The media engine 322 can include other components not shown, as would be appreciated by one having ordinary skill in the art. For example, the media engine 322 can include a controller (not shown) that grants access to data transfers from system memory 349 to the display buffer 382 in a timely way that protects against the appearance of tear artifacts on the TV display 341. Another component of the media engine 322, preferably in the output system 348 of the media engine 322, is a digital encoder (DENC) (not shown). Data transfer is granted to locations in the display buffer 382 preferably corresponding to raster-scan ordered data already fed from the display buffer 382 into the DENC. In other words, data written to the display buffer 382 is preferably always behind (in raster-scan order) the display buffer locations read and fed into the DENC. Alternatively, data can be written to one or more secondary display buffers, often called off-screen buffers (not shown).
 The DENC converts reconstructed picture data received at its input to an analog video signal that drives the TV display 341. The DENC receives data from media memory 324 in a manner that preferably results in a raster scan of displayed pixels consistent with the type of television connected to the DHCT 16. For an NTSC (National Television Standards Committee) display, the DENC receives 60 fields per second; each field belongs to one of two sets of alternating lines in each picture. According to the MPEG-2 standard's “Main Profile/Main Level,” the DENC can receive the equivalent of up to 30 pictures per second, each picture with a spatial resolution equal to 720×480 pixels, with each pixel requiring an average of 1.5 bytes.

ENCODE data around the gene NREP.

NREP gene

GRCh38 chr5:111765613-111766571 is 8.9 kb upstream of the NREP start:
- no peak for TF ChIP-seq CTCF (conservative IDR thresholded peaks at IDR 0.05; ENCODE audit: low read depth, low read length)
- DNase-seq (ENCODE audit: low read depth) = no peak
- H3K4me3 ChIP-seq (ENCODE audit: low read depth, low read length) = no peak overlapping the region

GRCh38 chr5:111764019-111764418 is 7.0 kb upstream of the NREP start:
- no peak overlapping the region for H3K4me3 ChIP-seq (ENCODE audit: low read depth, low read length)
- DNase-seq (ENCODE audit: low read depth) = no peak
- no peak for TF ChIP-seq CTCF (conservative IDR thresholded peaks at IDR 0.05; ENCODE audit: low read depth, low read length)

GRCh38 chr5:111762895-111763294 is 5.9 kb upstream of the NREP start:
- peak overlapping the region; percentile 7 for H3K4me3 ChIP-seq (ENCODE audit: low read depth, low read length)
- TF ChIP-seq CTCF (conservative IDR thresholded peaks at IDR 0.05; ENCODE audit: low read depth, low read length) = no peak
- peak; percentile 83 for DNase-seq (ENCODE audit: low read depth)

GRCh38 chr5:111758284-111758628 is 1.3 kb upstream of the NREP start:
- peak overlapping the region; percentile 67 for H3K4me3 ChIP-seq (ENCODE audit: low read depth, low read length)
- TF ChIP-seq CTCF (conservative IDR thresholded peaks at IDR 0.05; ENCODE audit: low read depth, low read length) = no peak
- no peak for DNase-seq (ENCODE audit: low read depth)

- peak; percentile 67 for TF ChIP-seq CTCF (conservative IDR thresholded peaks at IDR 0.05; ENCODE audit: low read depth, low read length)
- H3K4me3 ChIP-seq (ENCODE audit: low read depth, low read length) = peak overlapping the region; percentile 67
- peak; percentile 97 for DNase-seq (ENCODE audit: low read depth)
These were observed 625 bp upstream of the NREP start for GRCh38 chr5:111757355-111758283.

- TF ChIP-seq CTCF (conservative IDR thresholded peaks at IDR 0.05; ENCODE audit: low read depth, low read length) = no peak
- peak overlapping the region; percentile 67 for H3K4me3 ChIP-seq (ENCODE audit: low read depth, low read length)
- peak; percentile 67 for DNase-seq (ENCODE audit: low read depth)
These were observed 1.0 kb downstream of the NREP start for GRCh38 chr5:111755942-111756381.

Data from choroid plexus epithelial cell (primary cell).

In alternative implementations, either the video DENC or audio DAC (not shown), or both, may be “external to” the media engine 322. In other embodiments, there are multiple sets of video DENCs and audio DACs wherein each set is fed reconstructed digital media content corresponding to different MPEG-2 programs. Furthermore, any of the aforementioned functional components may either be located internal or external to the media engine 322.
 The media engine 322 processes input data from media memory's display buffer 382 and picture buffer 386 according to information retained in the alpha-blend plane 388, and provides output data to the DENC. Data from the display buffer 382 and data from the picture buffer 386 are stored in a temporary repository memory (not shown) so that they may be readily provided to the input of an output switch (not shown) at the clocked pixel rate required for display. The temporary repository memory may be, for example, line buffers (not shown) or FIFOs (not shown) inside the media engine 322.